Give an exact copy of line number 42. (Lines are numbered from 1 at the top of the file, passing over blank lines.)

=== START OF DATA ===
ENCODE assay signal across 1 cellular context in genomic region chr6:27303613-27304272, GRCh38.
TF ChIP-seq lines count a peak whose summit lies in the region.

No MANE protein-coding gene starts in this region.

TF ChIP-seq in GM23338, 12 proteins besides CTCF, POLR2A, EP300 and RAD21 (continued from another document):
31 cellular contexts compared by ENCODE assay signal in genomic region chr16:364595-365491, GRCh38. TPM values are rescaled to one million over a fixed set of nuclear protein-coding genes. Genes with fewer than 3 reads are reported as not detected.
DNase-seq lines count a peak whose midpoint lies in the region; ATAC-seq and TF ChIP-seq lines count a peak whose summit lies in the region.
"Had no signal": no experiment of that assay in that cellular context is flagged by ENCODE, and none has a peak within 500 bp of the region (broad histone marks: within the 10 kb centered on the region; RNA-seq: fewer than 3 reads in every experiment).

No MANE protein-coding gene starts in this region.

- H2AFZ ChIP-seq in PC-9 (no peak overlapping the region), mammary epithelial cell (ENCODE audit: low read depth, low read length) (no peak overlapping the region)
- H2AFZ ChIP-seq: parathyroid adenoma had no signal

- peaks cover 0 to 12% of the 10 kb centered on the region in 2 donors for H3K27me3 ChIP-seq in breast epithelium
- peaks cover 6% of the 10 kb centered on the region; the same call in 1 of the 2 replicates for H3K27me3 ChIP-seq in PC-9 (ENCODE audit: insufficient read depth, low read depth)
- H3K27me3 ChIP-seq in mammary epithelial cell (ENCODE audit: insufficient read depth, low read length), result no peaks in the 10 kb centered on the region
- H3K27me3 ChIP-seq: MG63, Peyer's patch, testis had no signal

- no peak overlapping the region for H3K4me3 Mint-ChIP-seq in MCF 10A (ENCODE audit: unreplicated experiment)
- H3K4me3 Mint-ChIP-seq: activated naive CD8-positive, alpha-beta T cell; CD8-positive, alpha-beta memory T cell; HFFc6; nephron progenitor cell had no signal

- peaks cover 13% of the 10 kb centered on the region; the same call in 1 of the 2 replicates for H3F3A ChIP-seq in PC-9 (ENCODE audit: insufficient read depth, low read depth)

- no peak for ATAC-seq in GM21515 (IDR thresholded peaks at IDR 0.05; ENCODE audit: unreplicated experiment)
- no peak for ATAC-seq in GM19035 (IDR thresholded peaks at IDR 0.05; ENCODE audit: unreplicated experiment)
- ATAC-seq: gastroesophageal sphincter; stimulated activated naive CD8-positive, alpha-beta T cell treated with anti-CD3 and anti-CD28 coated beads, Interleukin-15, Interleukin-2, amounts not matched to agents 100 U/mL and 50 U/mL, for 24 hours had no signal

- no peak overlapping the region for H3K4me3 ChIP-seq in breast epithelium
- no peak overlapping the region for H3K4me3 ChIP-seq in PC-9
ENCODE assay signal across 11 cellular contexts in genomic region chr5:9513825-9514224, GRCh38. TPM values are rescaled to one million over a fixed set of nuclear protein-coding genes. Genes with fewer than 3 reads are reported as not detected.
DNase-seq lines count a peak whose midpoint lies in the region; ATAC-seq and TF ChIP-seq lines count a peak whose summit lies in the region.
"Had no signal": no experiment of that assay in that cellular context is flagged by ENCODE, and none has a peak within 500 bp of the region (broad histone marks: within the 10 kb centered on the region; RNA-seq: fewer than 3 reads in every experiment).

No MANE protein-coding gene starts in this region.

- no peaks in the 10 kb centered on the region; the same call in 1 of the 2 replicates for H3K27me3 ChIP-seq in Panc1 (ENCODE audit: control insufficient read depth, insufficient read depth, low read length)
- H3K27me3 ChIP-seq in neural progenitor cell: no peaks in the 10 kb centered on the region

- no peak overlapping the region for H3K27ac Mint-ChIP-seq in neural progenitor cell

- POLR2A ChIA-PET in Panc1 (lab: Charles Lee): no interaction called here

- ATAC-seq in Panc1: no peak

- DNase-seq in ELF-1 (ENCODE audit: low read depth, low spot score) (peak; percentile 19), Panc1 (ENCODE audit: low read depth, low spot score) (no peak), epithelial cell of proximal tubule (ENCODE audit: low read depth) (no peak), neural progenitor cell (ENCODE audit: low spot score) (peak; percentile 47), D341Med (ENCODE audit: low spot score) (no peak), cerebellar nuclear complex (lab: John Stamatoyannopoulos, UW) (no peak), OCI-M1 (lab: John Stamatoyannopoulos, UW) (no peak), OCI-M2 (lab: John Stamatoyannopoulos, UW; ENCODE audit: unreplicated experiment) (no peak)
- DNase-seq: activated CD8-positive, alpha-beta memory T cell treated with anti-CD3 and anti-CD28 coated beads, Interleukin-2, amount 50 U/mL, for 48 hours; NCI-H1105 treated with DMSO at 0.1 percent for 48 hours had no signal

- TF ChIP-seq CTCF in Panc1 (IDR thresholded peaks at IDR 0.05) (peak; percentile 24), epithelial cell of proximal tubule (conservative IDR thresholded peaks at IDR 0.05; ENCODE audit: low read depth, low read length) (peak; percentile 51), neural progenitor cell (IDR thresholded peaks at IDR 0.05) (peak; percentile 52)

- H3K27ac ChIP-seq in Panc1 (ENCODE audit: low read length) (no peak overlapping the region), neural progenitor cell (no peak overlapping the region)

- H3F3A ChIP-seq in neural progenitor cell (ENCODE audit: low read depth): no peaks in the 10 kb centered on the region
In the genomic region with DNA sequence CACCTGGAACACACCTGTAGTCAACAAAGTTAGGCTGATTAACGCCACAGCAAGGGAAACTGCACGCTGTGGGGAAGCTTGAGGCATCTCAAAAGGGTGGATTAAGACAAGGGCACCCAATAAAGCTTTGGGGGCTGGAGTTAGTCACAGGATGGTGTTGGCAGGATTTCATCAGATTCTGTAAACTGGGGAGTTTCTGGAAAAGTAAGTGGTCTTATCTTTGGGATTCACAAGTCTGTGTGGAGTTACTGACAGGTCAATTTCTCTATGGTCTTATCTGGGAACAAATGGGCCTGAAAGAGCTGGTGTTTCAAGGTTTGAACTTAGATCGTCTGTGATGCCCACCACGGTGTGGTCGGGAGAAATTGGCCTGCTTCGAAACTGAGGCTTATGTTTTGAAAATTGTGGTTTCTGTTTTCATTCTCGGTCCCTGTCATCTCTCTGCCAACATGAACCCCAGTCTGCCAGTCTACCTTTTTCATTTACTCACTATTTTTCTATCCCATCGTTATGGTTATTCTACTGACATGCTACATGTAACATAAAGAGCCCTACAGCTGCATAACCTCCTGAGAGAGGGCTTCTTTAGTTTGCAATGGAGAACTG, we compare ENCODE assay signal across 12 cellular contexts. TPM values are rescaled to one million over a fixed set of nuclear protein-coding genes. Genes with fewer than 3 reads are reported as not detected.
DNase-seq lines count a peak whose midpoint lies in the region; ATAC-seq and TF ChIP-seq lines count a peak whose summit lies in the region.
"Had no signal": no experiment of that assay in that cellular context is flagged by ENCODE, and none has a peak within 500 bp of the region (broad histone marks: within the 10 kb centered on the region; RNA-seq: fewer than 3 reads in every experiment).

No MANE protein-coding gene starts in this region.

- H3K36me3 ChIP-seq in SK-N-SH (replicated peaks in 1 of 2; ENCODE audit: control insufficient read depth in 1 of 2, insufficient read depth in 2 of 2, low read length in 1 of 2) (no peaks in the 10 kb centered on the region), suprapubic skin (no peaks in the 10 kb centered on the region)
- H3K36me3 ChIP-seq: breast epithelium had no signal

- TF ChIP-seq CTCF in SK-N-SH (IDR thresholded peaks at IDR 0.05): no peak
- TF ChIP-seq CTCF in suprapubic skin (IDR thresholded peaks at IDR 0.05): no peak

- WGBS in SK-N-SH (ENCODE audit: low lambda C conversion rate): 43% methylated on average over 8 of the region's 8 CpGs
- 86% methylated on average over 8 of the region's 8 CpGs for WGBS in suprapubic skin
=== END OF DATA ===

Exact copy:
- H3K36me3 ChIP-seq: breast epithelium had no signal